It's Monday night. The holidays are over, and you sit your weary self down in front of the television set -- aching for the comforting rhythms and easy familiarity of your favorite prime-time shows.
You tune in WJZ, looking for "Coach," but instead you find . . . "The Nanny"?
But isn't the "The Nanny" supposed to be on WBAL? So you click to WBAL, and there's (yipes!) the "Fresh Prince of Bel Air."
What's going on here? How'd the coach, the nanny and the fresh prince get mixed up?
The answer: the switch -- the historic, three-way rearrangement of television networks and their affiliates in Baltimore.
You've been hearing about it since last summer, when Fox Broadcasting's Rupert Murdoch set off a billion-dollar game of musical chairs by raiding 12 affiliates from the old-line networks of CBS, ABC and NBC. Now it's here, and channel surfers across Maryland who aren't paying attention are headed for a wipeout.
Starting at 5 a.m. tomorrow:
* WMAR (Channel 2), formerly with NBC, aligns with ABC.
* WBAL (Channel 11), formerly with CBS, aligns with NBC.
* WJZ (Channel 13), ABC's Baltimore affiliate for 46 years, joins CBS.
OK, so the local stations are switching; they're going to air shows from a different network. But viewers will still be able to see all the networks, right? And the local news and talk personalities are still going to be there, right?
How big a deal is this, anyway?
In some ways it's a very big deal, say industry analysts and television station executives. But in other ways, they add, it's nothing to lose any sleep over.
"Within the industry, it is a very big deal. It's historic, the biggest realignment since the early 1950s, when many affiliate-network relationships were first established," says Douglas Gomery, media economist at the University of Maryland College Park. "This undoes relationships of 40 or more years.
"But, on the other hand, in the era of channel-surfing and grazing, especially for younger viewers, it's not such a big deal," he adds. "There will be confusion and anxiety initially, but, in a few months, it's likely that most viewers won't even remember it happened."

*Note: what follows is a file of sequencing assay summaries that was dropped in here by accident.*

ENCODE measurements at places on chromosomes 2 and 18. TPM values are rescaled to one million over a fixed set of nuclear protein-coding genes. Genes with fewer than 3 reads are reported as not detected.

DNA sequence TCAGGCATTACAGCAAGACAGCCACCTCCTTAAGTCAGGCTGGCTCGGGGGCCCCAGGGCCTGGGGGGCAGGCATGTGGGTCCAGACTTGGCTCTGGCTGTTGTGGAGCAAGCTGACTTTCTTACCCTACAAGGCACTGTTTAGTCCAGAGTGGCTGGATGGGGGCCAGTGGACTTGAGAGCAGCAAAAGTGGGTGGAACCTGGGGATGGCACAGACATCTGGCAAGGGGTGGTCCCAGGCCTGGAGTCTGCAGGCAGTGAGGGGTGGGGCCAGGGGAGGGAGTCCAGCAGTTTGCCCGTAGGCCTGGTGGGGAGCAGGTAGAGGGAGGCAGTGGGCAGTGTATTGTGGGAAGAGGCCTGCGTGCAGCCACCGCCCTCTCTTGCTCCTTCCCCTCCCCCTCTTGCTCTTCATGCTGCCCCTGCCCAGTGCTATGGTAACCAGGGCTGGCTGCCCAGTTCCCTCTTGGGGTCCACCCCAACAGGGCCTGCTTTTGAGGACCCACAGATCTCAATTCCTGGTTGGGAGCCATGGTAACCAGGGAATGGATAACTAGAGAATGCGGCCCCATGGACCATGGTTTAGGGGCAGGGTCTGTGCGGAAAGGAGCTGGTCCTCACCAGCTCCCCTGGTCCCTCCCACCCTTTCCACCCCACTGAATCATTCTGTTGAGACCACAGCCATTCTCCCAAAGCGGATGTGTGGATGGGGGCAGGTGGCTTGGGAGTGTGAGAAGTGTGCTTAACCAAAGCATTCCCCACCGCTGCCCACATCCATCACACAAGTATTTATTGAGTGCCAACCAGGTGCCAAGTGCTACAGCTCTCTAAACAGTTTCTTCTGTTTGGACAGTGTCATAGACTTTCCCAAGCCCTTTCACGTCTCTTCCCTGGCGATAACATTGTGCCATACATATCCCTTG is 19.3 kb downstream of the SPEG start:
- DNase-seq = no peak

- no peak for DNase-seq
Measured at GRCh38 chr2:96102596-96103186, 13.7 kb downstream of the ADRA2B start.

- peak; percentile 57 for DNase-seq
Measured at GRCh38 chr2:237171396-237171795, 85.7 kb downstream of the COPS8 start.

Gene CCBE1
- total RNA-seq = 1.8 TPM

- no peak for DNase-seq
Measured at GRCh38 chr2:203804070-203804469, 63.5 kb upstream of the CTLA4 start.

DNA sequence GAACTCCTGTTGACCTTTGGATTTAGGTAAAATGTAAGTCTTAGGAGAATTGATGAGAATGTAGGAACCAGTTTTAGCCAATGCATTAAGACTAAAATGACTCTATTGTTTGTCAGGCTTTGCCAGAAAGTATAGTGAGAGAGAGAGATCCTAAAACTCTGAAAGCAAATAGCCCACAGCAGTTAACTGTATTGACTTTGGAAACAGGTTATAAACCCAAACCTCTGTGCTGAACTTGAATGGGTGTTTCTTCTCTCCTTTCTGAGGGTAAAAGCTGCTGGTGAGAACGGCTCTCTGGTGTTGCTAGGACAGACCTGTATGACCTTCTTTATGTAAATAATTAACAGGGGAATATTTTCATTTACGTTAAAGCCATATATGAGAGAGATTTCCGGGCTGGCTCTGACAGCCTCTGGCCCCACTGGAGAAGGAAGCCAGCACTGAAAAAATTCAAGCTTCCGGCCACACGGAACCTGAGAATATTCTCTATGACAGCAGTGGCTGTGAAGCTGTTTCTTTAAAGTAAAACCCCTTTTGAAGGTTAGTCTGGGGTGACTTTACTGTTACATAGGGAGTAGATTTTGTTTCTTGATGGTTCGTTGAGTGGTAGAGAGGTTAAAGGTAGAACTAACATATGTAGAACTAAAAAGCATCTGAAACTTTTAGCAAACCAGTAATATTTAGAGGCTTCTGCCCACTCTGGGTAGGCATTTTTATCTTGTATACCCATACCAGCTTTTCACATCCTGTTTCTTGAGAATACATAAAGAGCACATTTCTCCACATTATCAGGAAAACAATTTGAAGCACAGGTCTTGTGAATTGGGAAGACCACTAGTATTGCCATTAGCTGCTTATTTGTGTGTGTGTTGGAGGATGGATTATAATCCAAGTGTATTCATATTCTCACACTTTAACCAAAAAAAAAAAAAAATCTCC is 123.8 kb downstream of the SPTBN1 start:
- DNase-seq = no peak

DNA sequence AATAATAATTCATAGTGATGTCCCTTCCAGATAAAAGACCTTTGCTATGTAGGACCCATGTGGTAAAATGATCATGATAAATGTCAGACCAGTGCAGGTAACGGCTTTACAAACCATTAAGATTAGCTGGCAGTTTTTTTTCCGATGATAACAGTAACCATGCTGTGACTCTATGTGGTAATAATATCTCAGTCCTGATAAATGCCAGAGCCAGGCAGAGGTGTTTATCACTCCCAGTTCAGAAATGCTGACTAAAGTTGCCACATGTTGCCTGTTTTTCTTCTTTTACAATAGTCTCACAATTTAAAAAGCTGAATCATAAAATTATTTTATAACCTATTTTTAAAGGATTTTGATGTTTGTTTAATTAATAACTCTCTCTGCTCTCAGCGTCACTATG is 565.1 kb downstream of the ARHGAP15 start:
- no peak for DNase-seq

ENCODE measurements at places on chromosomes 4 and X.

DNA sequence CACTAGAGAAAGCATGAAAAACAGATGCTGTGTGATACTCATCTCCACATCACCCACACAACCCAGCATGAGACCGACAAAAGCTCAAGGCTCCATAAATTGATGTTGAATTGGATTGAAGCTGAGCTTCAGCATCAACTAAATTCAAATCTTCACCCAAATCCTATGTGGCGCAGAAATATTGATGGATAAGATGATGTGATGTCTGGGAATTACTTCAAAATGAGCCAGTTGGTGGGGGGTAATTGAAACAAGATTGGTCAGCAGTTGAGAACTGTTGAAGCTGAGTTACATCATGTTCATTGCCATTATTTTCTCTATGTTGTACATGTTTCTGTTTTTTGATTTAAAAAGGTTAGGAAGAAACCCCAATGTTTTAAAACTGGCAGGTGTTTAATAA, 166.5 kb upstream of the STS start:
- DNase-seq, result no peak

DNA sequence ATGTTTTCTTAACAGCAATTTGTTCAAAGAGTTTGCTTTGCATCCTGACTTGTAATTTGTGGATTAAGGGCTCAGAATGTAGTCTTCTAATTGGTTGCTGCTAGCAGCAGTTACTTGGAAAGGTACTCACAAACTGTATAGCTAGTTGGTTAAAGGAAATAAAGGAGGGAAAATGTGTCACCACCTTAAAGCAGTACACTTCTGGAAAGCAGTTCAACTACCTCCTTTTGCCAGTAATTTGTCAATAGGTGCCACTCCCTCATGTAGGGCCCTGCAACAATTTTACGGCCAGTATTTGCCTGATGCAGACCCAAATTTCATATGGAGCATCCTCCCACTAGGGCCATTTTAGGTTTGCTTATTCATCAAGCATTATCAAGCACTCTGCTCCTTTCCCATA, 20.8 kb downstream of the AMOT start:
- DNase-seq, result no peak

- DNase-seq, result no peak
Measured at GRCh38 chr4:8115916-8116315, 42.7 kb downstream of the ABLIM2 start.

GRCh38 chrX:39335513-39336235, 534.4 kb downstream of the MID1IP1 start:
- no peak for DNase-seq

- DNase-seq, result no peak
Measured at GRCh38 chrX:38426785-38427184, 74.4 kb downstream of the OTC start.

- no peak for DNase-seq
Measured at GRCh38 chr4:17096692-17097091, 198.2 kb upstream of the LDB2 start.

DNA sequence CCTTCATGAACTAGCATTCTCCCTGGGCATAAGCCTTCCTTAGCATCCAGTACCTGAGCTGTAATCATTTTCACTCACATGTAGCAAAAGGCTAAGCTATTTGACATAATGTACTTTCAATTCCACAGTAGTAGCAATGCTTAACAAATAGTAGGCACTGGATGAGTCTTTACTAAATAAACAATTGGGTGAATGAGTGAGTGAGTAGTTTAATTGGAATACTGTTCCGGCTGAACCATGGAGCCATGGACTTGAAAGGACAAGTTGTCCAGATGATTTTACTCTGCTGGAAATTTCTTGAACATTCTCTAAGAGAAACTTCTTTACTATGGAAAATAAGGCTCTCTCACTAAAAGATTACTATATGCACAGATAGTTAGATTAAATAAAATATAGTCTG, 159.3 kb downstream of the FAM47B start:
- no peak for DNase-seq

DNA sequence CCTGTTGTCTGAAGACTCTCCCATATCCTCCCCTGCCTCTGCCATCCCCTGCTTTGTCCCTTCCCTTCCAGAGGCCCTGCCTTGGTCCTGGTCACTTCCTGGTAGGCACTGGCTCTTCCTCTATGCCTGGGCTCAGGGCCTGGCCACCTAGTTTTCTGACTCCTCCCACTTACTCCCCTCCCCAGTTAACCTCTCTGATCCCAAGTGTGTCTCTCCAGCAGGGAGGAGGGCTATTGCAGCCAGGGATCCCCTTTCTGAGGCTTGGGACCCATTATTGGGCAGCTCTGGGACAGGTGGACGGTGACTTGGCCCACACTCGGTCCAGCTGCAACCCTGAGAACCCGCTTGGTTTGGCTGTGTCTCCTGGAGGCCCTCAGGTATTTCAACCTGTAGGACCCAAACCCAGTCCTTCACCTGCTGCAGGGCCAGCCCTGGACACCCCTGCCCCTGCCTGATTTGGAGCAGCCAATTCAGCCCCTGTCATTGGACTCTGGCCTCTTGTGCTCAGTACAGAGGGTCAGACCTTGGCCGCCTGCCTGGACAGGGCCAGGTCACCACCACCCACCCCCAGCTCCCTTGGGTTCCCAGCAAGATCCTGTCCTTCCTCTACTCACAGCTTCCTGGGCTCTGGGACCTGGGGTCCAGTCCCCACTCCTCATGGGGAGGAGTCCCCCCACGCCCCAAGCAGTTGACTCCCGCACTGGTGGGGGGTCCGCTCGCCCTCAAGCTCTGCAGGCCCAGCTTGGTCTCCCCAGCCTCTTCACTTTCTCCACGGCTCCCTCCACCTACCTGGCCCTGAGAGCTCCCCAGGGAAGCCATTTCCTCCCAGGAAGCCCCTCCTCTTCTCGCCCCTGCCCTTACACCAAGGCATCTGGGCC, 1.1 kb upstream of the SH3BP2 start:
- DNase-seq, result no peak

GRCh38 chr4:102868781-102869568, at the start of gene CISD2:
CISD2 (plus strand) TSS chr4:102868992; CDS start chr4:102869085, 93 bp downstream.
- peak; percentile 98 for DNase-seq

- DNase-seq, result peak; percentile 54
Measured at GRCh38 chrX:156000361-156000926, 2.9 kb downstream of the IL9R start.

Executives at the three Baltimore TV stations involved in the switch agree.
"From what we have seen in other markets that have changed, there is an intense but short period of confusion. And, then, viewers find the programs they are looking for with the help of TV guides and remote controls," says Marcellus Alexander, general manager of WJZ (Channel 13). "Viewers don't watch networks per se. They watch programs."
"Here's what I think will happen when we switch," says WMAR general manager Joe Lewin. "We'll all be flooded with calls. Even the cable systems will probably be flooded with calls, because viewers often call the cable company when something goes wrong.
"But, in pretty quick order, viewers will find their favorite shows and settle back in with them," Mr. Lewin adds. "It's a truism: People don't watch stations, they watch programs. . . . The remote control changed everything."
And, says WBAL general manager Phil Stolz: "I think viewers will be surprised to find out that, in fact, the call letters, the channel numbers, all of the local news people and a lot of the programs they already watch will still be on the station. During those portions of the day where network shows air, there will be initial confusion. But once viewers realize what network shows are where, I think it will be a relatively easy adjustment."
Easy relative to what?
Baltimore is the first city ever in which all three network affiliates will switch, so there is no precedent. But last month in Detroit -- when WJBK moved from CBS to Fox, and CBS wound up aligning with an independent, WGPR -- 10,000 calls were logged at WJBK during the first two days, according to Chuck Ross of Inside Media. Ten thousand phone calls in two days is pretty intense by anybody's standards.
That's why the three Baltimore stations have set up phone numbers and phone banks to handle the onslaught of calls they are expecting.
"We have a rotating group of about 55 people who will operate in different shifts during the day, so that you can call 24 hours a day and get a WBAL staff person to take your call," says Emerson Coleman, broadcast operations manager at WBAL.
"And our goal is to help people. We'll tell you what's on whatever station it is," he adds. "If you want to know where to find 'The Young and the Restless,' we'll tell you that show is moving to 'JZ, and we'll give you 'JZ's switch phone number."
All three stations say their primary goal is helping viewers find their favorite shows. But they are also using phone lines, TV advertisements and newspaper inserts appearing today to promote their own stations.